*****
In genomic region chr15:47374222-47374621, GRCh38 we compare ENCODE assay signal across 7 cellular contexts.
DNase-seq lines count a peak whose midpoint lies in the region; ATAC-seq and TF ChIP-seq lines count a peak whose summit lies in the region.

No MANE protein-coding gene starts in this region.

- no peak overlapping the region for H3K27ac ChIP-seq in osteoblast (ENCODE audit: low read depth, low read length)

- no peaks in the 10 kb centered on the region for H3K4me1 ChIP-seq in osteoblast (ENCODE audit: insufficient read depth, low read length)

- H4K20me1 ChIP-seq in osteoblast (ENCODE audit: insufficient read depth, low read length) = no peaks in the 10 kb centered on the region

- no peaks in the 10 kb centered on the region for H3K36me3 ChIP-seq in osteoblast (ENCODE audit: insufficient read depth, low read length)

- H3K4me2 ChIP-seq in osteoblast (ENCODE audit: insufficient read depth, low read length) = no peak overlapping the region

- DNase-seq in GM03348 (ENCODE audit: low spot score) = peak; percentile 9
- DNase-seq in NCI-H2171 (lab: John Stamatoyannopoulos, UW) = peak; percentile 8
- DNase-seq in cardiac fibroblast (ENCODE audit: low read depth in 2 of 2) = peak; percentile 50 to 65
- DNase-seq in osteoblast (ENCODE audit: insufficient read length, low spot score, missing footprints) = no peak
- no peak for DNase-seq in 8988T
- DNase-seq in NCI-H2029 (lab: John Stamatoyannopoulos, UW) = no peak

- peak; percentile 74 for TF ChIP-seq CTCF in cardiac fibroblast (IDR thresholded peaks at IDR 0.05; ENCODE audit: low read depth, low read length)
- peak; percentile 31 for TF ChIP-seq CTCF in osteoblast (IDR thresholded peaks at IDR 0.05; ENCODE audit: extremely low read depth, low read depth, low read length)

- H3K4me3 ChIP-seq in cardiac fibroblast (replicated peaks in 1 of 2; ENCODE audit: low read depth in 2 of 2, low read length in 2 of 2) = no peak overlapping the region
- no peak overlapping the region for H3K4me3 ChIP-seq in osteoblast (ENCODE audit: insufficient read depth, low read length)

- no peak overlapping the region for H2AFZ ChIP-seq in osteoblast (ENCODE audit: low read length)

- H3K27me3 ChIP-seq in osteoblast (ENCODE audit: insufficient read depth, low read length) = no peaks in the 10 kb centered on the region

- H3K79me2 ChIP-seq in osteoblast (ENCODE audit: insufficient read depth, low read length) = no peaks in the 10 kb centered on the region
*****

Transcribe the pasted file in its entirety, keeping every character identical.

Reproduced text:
In genomic region chr15:47374222-47374621, GRCh38 we compare ENCODE assay signal across 7 cellular contexts.
DNase-seq lines count a peak whose midpoint lies in the region; ATAC-seq and TF ChIP-seq lines count a peak whose summit lies in the region.

No MANE protein-coding gene starts in this region.

- no peak overlapping the region for H3K27ac ChIP-seq in osteoblast (ENCODE audit: low read depth, low read length)

- no peaks in the 10 kb centered on the region for H3K4me1 ChIP-seq in osteoblast (ENCODE audit: insufficient read depth, low read length)

- H4K20me1 ChIP-seq in osteoblast (ENCODE audit: insufficient read depth, low read length) = no peaks in the 10 kb centered on the region

- no peaks in the 10 kb centered on the region for H3K36me3 ChIP-seq in osteoblast (ENCODE audit: insufficient read depth, low read length)

- H3K4me2 ChIP-seq in osteoblast (ENCODE audit: insufficient read depth, low read length) = no peak overlapping the region

- DNase-seq in GM03348 (ENCODE audit: low spot score) = peak; percentile 9
- DNase-seq in NCI-H2171 (lab: John Stamatoyannopoulos, UW) = peak; percentile 8
- DNase-seq in cardiac fibroblast (ENCODE audit: low read depth in 2 of 2) = peak; percentile 50 to 65
- DNase-seq in osteoblast (ENCODE audit: insufficient read length, low spot score, missing footprints) = no peak
- no peak for DNase-seq in 8988T
- DNase-seq in NCI-H2029 (lab: John Stamatoyannopoulos, UW) = no peak

- peak; percentile 74 for TF ChIP-seq CTCF in cardiac fibroblast (IDR thresholded peaks at IDR 0.05; ENCODE audit: low read depth, low read length)
- peak; percentile 31 for TF ChIP-seq CTCF in osteoblast (IDR thresholded peaks at IDR 0.05; ENCODE audit: extremely low read depth, low read depth, low read length)

- H3K4me3 ChIP-seq in cardiac fibroblast (replicated peaks in 1 of 2; ENCODE audit: low read depth in 2 of 2, low read length in 2 of 2) = no peak overlapping the region
- no peak overlapping the region for H3K4me3 ChIP-seq in osteoblast (ENCODE audit: insufficient read depth, low read length)

- no peak overlapping the region for H2AFZ ChIP-seq in osteoblast (ENCODE audit: low read length)

- H3K27me3 ChIP-seq in osteoblast (ENCODE audit: insufficient read depth, low read length) = no peaks in the 10 kb centered on the region

- H3K79me2 ChIP-seq in osteoblast (ENCODE audit: insufficient read depth, low read length) = no peaks in the 10 kb centered on the region